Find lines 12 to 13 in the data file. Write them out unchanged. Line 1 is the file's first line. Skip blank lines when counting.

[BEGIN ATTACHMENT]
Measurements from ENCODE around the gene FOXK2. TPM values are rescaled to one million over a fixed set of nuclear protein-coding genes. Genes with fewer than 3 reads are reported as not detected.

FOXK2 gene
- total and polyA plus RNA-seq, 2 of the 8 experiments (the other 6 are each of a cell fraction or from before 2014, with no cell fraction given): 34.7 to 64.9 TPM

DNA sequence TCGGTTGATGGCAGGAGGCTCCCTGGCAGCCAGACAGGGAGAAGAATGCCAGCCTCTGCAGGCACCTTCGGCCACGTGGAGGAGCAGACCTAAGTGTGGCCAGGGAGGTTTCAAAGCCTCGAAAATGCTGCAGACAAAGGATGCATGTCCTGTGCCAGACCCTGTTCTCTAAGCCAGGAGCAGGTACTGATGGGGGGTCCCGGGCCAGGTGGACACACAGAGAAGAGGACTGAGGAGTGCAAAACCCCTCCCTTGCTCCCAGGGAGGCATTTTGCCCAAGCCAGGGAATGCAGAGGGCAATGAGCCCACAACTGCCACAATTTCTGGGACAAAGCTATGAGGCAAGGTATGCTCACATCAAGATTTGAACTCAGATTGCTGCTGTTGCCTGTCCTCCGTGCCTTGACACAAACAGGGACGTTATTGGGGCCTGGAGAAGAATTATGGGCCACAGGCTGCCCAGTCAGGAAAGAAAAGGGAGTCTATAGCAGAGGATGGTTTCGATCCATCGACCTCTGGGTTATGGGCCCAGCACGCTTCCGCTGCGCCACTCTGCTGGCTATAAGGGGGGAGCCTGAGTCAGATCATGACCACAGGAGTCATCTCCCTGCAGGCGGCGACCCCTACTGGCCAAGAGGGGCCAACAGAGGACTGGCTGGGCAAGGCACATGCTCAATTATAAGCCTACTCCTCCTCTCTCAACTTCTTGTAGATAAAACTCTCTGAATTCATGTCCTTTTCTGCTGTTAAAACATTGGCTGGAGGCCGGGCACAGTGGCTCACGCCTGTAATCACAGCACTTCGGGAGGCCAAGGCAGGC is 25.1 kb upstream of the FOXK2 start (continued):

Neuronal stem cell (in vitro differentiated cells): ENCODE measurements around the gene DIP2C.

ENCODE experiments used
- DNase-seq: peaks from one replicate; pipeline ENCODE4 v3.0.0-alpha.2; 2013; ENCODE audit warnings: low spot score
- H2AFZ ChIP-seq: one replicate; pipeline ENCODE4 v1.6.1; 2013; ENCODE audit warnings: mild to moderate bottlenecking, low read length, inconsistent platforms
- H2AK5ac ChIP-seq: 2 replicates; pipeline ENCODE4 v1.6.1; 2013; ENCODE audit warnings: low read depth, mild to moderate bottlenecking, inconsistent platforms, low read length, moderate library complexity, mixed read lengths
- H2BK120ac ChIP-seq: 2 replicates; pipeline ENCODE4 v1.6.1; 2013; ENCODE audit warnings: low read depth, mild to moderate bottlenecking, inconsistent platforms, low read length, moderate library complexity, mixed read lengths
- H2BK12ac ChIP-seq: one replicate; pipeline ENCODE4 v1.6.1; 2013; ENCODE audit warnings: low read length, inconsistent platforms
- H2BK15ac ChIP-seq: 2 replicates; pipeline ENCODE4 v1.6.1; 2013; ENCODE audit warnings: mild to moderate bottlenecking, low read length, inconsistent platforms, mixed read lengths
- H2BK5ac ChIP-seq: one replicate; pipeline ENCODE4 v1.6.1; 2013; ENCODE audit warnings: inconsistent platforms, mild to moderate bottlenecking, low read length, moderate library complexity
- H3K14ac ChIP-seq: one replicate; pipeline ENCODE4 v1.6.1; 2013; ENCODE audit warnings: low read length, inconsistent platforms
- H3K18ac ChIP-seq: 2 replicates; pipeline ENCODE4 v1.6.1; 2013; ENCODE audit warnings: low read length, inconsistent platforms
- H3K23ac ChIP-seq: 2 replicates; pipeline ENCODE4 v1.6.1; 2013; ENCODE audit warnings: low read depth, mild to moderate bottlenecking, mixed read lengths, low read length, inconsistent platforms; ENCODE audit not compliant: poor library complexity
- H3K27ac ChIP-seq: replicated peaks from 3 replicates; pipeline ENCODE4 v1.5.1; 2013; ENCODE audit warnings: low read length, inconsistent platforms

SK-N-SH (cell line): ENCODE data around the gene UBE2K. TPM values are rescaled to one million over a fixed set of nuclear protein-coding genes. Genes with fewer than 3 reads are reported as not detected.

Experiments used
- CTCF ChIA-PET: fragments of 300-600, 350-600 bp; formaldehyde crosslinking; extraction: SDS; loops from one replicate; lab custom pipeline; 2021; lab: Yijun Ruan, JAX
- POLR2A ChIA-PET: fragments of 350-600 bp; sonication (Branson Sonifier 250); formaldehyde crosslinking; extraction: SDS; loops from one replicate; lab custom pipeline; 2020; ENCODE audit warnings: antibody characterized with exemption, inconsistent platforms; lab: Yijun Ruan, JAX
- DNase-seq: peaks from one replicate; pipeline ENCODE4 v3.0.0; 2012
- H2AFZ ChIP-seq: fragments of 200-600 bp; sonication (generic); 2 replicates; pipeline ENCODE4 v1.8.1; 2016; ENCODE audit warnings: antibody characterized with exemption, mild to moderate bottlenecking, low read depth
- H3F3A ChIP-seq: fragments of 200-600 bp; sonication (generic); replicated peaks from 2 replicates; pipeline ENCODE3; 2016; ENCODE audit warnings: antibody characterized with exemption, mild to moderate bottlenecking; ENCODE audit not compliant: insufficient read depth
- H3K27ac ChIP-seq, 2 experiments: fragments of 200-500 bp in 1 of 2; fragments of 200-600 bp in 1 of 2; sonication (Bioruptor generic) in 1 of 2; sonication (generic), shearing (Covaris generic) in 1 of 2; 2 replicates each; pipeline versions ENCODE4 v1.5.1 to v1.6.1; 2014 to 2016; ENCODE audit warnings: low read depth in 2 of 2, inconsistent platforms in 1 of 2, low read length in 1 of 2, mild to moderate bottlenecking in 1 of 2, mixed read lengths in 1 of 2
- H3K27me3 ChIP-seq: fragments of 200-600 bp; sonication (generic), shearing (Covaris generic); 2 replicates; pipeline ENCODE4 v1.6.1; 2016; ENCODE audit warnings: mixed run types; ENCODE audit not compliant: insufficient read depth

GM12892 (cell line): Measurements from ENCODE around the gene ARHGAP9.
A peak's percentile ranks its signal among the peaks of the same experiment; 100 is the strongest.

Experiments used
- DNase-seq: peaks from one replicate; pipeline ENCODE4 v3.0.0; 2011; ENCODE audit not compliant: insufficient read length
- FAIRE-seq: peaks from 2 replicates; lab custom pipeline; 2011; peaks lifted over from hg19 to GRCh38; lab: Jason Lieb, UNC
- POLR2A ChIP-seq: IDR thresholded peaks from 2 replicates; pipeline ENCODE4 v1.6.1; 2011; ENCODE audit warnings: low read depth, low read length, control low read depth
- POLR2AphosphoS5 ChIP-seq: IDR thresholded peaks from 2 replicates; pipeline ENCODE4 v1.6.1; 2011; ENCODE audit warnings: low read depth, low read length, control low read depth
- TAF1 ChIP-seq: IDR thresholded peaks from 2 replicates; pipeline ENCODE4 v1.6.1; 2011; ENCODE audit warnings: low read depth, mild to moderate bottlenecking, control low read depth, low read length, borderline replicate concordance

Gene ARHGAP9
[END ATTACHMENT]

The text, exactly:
- H2BK15ac ChIP-seq: 2 replicates; pipeline ENCODE4 v1.6.1; 2013; ENCODE audit warnings: mild to moderate bottlenecking, low read length, inconsistent platforms, mixed read lengths
- H2BK5ac ChIP-seq: one replicate; pipeline ENCODE4 v1.6.1; 2013; ENCODE audit warnings: inconsistent platforms, mild to moderate bottlenecking, low read length, moderate library complexity